Who Wrote the Nefarious Stuxnet Worm? And Why?

Who Wrote the Nefarious Stuxnet Worm? And Why?

Imagine a nefarious computer virus, one some industry experts say may bethe most sophisticated piece of malware ever written. Imagine this worm,loaded onto a Siemens Programmable Logic Controller (PLC),creating two hexadecimal words as its output: DEAD F007. Now imaginethis piece of malware, Stuxnet — or somethinglike it — coming to an industrial plant near you.

[login]Let’s start by dispelling one myth that seems to be growing up aroundthis piece of PLC-controlling software: PLCs are not super-secretdevices, but are standard bits of industrial control equipment that cancost as little as $200 (and, for really complicated ones, manythousands), and are available from industrial supply houses all over theworld without any kind of security check. The software used to programPLCs is no more secret than the devices themselves. WinCC,the compromised program, may not be known to many programmers orsysadmins who work in offices, but it is a familiar tool for industrialplant people in many different fields.

Siemens, based in Germany is one of the biggest of multinational bigdogs in the PLC field. They sell into the U.S., China, Brazil, India,and almost anywhere else there’s any industry at all. Want to countcereal boxes on an assembly line and measure out the right amount ofcereal for each one? You can program a Siemens PLC for that application,no problem. Want to spin your Uranium-enrichment centrifuges at just theright speed? Ditto. Or run track-mounted speed detectors and switch gearfor your high-speed rail system or the moisture control on your Yankee dryer? Noproblem. If there isn’t a PLC app for that already, writing one is nobig deal.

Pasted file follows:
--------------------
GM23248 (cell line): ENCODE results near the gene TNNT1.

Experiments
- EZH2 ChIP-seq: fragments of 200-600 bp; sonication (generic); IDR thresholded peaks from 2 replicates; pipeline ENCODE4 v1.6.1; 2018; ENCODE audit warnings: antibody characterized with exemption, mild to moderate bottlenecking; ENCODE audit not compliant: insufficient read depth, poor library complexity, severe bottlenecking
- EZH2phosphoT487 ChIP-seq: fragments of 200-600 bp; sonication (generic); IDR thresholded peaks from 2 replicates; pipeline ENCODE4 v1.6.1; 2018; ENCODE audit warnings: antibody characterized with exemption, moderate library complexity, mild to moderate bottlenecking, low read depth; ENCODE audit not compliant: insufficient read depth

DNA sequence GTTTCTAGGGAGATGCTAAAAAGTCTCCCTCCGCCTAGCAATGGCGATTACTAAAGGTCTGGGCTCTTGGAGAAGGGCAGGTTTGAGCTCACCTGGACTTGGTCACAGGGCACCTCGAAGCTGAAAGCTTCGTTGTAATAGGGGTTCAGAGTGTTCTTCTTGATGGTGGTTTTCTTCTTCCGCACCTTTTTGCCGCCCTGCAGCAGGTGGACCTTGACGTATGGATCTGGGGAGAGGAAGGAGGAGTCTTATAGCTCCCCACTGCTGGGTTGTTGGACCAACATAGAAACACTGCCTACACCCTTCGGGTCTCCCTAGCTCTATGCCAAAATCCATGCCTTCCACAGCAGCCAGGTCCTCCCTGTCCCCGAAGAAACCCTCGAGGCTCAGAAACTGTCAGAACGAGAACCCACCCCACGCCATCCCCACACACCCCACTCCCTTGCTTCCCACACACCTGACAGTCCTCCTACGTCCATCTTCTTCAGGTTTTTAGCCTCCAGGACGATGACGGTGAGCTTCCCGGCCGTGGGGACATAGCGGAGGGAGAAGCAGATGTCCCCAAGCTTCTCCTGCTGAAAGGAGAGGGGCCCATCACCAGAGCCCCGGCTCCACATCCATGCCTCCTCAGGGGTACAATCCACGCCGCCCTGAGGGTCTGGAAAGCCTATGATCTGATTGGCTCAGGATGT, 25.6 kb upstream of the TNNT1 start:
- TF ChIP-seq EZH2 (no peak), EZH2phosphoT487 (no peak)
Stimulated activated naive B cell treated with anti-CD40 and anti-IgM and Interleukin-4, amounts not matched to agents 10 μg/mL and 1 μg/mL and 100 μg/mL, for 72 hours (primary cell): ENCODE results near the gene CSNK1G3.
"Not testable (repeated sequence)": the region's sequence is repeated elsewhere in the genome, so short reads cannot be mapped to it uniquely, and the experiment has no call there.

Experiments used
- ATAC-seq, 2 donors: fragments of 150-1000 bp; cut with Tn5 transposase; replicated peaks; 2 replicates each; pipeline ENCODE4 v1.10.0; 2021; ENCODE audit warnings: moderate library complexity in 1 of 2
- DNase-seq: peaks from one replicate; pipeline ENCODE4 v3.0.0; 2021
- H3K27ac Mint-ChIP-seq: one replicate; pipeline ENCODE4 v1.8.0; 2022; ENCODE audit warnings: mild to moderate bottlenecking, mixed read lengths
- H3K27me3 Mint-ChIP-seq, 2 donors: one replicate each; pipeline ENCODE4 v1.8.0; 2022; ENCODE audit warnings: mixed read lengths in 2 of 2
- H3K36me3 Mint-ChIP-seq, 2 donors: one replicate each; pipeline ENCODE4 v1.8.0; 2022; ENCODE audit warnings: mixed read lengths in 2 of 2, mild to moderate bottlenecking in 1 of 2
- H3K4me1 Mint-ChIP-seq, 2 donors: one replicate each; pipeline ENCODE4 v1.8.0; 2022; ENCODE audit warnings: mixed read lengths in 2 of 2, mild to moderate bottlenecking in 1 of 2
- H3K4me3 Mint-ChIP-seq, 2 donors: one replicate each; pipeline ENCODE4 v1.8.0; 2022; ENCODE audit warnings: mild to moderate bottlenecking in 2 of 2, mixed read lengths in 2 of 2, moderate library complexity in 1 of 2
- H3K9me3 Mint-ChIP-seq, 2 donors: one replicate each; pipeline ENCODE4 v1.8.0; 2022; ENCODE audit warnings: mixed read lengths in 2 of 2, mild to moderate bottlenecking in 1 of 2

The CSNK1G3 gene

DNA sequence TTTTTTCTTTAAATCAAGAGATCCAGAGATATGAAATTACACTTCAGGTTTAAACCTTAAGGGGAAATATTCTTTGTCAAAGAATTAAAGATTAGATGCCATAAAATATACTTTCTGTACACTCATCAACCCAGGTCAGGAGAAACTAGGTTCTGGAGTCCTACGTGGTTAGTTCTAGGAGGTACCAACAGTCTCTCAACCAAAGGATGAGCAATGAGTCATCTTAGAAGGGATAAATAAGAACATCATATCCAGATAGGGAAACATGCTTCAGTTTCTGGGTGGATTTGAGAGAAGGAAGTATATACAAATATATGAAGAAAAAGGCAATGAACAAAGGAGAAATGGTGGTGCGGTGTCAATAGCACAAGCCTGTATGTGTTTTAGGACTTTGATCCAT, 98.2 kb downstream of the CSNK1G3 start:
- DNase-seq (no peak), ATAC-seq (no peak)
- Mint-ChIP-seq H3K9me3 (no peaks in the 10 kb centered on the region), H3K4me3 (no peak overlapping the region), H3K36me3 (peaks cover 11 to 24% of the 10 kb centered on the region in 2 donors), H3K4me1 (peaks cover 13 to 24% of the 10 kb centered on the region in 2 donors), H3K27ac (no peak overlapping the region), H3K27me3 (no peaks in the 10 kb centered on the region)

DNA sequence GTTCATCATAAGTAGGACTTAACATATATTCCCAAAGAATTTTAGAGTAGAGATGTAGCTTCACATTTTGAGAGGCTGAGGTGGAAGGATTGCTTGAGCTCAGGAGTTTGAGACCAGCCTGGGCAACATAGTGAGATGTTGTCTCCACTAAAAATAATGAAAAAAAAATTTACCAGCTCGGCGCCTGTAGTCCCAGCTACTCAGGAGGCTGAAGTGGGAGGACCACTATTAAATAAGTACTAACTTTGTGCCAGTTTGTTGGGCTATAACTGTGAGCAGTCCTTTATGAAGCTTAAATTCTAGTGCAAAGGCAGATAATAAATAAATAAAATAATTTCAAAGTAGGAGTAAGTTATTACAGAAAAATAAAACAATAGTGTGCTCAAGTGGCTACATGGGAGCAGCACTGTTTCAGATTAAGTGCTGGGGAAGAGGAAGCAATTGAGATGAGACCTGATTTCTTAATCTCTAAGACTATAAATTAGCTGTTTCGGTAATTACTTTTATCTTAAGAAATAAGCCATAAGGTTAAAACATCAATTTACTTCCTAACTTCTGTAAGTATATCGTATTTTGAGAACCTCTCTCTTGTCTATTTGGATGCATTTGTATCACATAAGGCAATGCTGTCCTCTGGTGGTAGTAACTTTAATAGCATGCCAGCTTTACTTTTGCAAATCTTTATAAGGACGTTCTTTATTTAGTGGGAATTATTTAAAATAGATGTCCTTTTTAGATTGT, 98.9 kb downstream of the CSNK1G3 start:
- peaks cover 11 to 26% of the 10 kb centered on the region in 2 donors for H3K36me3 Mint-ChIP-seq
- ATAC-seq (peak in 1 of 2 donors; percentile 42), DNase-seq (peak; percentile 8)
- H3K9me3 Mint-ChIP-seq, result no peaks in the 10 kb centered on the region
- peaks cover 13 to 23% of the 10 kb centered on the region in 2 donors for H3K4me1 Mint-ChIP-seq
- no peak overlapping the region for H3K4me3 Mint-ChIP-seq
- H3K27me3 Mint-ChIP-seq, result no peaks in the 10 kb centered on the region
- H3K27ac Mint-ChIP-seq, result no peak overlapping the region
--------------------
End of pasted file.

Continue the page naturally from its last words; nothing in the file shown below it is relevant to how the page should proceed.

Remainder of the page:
An early article about the Stuxnet infection in Iran claimed that itinfected “millions” of industrial control computers there. This isunlikely. Indeed, it’s unlikely that Iran has millions of industrialcontrol computers, period. And Stuxnet is not — at least in formsdiscovered so far — an Internet-spread problem, but one that typicallyinfects a computer network when someone plugs a USB stick containing theworm into a computer on that network.

Another article,on, postulated that the Stuxnet worm’s purpose was to disablesatellites run by the Indian Space Research Organization, which wouldmean more business and prestige for China’s AsiaSat.

And maybe some Siemens PLCs are not supposed to be going to Iran, afterall. A New York Times storypublished on Sept. 29 said, “…last year officials in Dubai seized alarge shipment of those controllers — known as the Simatic S-7 — afterWestern intelligence agencies warned that the shipment was bound forIran and would likely be used in its nuclear program.”

That same story mentions the Biblical-sounding connection of one of theworm’s file names to the Book of Esther,”a clear warning in a mounting technological and psychological battle asIsrael and its allies try to breach Tehran’s most heavily guardedproject.” But it also says, “Others doubt the Israelis were involved andsay the word could have been inserted as deliberate misinformation, toimplicate Israel.”